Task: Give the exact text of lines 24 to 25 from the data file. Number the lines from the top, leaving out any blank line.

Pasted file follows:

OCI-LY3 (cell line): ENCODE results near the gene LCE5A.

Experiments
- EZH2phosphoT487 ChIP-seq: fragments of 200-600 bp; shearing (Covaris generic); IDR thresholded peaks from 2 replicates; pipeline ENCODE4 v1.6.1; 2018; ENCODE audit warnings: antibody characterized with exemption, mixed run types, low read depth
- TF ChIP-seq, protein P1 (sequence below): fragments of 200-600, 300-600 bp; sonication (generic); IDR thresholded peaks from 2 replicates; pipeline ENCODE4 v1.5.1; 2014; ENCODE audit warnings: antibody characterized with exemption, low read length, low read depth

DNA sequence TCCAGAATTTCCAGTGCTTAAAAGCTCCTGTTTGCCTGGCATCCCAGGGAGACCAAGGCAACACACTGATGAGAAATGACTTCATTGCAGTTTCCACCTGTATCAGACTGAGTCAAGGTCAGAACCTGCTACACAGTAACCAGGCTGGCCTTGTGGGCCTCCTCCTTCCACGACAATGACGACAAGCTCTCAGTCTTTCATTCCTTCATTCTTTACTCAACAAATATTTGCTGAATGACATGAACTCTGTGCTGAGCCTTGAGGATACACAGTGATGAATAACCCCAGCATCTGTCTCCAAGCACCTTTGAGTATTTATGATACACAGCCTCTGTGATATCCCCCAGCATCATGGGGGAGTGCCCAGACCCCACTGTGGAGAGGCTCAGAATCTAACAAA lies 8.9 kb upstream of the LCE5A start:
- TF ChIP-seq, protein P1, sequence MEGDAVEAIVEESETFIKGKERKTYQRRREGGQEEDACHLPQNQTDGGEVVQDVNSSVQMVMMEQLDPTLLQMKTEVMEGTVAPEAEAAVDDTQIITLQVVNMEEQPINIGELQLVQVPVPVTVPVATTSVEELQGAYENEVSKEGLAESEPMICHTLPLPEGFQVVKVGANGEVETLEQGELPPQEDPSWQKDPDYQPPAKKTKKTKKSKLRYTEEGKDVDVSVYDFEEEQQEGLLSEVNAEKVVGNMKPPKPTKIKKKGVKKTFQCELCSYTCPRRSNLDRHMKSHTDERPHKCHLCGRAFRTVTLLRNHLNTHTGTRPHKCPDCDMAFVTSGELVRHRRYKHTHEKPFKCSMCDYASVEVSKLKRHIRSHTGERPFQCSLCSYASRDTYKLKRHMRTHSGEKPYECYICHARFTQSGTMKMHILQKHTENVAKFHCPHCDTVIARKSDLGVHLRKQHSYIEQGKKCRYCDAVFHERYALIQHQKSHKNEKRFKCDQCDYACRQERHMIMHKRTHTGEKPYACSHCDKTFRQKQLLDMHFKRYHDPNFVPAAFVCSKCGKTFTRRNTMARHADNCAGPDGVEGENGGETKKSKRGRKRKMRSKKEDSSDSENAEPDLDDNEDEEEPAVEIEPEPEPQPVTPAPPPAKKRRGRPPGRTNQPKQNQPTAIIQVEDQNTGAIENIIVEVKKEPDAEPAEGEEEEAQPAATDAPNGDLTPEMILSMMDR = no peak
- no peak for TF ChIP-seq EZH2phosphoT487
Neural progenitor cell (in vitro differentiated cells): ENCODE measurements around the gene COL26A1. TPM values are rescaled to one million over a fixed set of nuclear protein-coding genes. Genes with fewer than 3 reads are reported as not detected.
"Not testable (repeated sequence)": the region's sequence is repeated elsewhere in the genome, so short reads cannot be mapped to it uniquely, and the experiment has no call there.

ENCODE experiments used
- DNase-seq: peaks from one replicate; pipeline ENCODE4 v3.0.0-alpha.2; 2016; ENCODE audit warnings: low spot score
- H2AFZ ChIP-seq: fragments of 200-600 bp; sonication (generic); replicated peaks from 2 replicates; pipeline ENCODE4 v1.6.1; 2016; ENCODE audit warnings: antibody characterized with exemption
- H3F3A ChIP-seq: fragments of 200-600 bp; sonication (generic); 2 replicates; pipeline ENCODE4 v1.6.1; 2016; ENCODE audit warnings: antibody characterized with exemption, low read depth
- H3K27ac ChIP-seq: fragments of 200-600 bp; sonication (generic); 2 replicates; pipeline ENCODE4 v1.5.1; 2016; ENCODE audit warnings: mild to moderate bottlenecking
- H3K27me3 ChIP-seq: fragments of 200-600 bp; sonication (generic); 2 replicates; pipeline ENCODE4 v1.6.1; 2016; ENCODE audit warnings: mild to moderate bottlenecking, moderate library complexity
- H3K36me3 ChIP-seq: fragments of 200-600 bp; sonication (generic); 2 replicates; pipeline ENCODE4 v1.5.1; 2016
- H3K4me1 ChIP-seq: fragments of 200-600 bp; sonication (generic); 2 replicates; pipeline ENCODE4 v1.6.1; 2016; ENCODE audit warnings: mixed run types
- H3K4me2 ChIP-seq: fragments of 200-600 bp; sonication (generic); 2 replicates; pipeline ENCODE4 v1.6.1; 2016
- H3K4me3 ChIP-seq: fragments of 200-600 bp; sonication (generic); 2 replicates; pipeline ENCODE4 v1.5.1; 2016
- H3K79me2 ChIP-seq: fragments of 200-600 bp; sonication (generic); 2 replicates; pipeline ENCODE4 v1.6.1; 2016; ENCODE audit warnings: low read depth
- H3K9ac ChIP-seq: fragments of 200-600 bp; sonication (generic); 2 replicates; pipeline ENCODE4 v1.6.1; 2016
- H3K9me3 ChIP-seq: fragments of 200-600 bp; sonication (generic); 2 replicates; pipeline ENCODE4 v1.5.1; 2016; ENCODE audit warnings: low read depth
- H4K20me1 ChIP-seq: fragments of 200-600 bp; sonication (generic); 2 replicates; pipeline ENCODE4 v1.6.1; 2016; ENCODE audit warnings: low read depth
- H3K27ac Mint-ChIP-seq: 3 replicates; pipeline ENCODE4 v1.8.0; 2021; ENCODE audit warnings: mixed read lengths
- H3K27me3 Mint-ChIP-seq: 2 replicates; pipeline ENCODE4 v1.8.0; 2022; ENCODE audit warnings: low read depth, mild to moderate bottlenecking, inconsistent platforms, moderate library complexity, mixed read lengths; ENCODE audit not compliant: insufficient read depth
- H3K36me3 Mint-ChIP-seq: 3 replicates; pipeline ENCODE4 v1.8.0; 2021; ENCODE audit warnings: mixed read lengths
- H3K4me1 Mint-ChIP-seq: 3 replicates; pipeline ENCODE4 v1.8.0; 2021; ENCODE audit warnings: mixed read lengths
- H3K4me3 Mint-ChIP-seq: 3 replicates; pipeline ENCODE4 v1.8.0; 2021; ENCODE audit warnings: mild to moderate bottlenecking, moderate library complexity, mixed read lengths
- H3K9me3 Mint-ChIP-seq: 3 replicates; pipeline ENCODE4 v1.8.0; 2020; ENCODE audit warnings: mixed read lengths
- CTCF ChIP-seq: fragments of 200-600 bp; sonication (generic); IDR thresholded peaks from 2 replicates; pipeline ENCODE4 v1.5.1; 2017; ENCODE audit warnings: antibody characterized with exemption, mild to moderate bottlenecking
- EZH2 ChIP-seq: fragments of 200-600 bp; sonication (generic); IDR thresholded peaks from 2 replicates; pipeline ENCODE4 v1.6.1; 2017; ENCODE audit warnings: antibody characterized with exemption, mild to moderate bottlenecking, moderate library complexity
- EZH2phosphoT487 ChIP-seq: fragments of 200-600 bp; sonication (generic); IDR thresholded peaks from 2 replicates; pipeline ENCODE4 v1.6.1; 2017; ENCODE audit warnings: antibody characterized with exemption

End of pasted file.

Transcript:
- H3K27ac Mint-ChIP-seq: 3 replicates; pipeline ENCODE4 v1.8.0; 2021; ENCODE audit warnings: mixed read lengths
- H3K27me3 Mint-ChIP-seq: 2 replicates; pipeline ENCODE4 v1.8.0; 2022; ENCODE audit warnings: low read depth, mild to moderate bottlenecking, inconsistent platforms, moderate library complexity, mixed read lengths; ENCODE audit not compliant: insufficient read depth